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Gathering the Genetic Testimony of Spain’s Civil War Dead

Spaniards have searched for disappeared relatives and for answers about what happened to them since the Spanish Civil War ended in 1939. The war erupted in 1936 when a pro-Catholic, conservative faction rebelled against the secular, progressive elected government. All told, around 500,000 people died during the course of the three-year war. The dictatorship under Francisco Franco that ensued—which would last until the late 1970s—focused on using forensic investigation to identify and rebury its own war dead, often neglecting victims from the other side. The subsequent rise of forensic genetics in the 1980s, however, and a new political atmosphere in the 1990s and 2000s, have given Spaniards new tools with which to search for their missing relatives.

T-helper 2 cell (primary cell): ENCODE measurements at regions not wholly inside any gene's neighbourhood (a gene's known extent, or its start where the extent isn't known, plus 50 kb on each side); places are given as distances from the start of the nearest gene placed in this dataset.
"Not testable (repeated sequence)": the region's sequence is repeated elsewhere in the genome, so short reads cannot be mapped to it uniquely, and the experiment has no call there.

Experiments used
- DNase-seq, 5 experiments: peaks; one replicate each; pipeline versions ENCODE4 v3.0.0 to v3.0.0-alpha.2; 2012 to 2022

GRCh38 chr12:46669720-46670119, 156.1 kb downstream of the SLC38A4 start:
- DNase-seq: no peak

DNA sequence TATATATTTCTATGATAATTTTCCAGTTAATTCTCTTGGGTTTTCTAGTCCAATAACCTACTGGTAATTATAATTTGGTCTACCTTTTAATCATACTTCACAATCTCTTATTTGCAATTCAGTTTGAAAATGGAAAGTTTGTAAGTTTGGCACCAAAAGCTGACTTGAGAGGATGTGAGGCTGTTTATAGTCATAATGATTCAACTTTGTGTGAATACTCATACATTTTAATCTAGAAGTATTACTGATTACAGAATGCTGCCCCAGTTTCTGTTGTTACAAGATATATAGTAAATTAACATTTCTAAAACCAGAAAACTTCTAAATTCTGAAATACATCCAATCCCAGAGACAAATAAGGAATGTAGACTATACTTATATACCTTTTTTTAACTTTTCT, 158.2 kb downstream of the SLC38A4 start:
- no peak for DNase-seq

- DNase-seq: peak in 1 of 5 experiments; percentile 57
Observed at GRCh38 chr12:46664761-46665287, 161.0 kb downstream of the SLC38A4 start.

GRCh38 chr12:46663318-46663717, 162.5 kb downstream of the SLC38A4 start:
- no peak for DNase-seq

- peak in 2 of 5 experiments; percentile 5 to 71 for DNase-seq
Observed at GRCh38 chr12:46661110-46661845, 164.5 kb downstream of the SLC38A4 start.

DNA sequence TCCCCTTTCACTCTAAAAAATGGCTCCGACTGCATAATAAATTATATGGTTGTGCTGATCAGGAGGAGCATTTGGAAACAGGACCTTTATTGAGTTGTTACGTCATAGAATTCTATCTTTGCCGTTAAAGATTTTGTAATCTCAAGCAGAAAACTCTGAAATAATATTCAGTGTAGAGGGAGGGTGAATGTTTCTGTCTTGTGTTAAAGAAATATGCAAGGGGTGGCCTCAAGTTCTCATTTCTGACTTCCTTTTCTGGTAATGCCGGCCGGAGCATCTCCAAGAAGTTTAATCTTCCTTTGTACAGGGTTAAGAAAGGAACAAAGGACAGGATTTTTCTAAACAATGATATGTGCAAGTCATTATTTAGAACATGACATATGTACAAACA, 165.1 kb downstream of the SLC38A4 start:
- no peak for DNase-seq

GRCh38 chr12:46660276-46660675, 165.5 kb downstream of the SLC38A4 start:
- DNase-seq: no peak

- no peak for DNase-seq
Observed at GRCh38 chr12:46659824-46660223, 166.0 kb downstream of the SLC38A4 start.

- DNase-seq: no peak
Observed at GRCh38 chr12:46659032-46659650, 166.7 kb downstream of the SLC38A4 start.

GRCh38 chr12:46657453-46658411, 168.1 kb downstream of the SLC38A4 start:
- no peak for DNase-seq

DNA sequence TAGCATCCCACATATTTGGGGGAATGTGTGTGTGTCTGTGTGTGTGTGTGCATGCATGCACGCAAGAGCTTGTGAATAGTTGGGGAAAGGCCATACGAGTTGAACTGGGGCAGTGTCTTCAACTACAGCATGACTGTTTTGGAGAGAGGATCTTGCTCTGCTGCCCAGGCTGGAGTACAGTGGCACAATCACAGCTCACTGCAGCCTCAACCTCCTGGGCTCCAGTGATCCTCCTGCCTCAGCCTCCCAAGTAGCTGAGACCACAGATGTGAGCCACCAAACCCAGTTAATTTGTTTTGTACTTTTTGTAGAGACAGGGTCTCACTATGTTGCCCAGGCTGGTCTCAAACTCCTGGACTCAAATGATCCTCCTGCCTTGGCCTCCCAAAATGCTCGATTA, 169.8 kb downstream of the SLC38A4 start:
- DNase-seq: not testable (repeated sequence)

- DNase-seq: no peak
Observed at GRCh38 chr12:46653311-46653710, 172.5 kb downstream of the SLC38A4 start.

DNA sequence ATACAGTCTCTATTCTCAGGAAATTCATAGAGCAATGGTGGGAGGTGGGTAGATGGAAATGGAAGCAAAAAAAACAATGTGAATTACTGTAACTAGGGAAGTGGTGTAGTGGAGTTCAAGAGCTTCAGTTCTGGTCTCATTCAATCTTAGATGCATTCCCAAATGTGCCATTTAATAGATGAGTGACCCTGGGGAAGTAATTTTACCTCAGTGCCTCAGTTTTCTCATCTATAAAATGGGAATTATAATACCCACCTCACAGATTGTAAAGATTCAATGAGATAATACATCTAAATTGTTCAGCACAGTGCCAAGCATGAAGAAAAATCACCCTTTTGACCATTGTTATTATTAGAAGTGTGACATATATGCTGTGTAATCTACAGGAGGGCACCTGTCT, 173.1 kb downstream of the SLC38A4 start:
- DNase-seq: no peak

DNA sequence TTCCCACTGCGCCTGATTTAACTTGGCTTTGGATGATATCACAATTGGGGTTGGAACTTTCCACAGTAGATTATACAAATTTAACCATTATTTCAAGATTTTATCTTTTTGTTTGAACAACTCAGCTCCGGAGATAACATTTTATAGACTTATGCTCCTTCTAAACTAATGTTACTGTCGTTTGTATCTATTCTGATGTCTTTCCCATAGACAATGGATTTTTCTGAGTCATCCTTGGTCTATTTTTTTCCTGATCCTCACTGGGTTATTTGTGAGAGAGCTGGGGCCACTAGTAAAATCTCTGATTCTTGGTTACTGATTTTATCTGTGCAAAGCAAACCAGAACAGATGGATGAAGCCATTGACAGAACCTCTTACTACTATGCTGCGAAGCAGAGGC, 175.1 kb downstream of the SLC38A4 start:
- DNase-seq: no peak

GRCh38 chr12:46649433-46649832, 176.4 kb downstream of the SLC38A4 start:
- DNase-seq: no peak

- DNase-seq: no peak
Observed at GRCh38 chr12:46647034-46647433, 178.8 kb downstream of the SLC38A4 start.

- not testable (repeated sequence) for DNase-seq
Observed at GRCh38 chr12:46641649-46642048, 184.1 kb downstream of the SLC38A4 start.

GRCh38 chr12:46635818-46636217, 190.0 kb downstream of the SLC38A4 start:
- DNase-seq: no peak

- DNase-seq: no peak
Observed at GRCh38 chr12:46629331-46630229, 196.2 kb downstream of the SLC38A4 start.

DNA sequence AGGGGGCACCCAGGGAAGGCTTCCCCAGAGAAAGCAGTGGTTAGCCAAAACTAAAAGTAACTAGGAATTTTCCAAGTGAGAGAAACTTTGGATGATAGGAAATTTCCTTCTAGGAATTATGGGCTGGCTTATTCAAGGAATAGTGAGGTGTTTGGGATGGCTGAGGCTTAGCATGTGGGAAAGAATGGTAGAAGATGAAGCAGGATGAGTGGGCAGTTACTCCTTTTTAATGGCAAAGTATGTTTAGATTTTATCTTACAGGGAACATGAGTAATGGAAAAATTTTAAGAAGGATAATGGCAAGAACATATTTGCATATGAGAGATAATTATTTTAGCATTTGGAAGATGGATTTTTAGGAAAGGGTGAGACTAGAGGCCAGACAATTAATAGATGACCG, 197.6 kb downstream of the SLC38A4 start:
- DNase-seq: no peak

Read entire article at Scientific American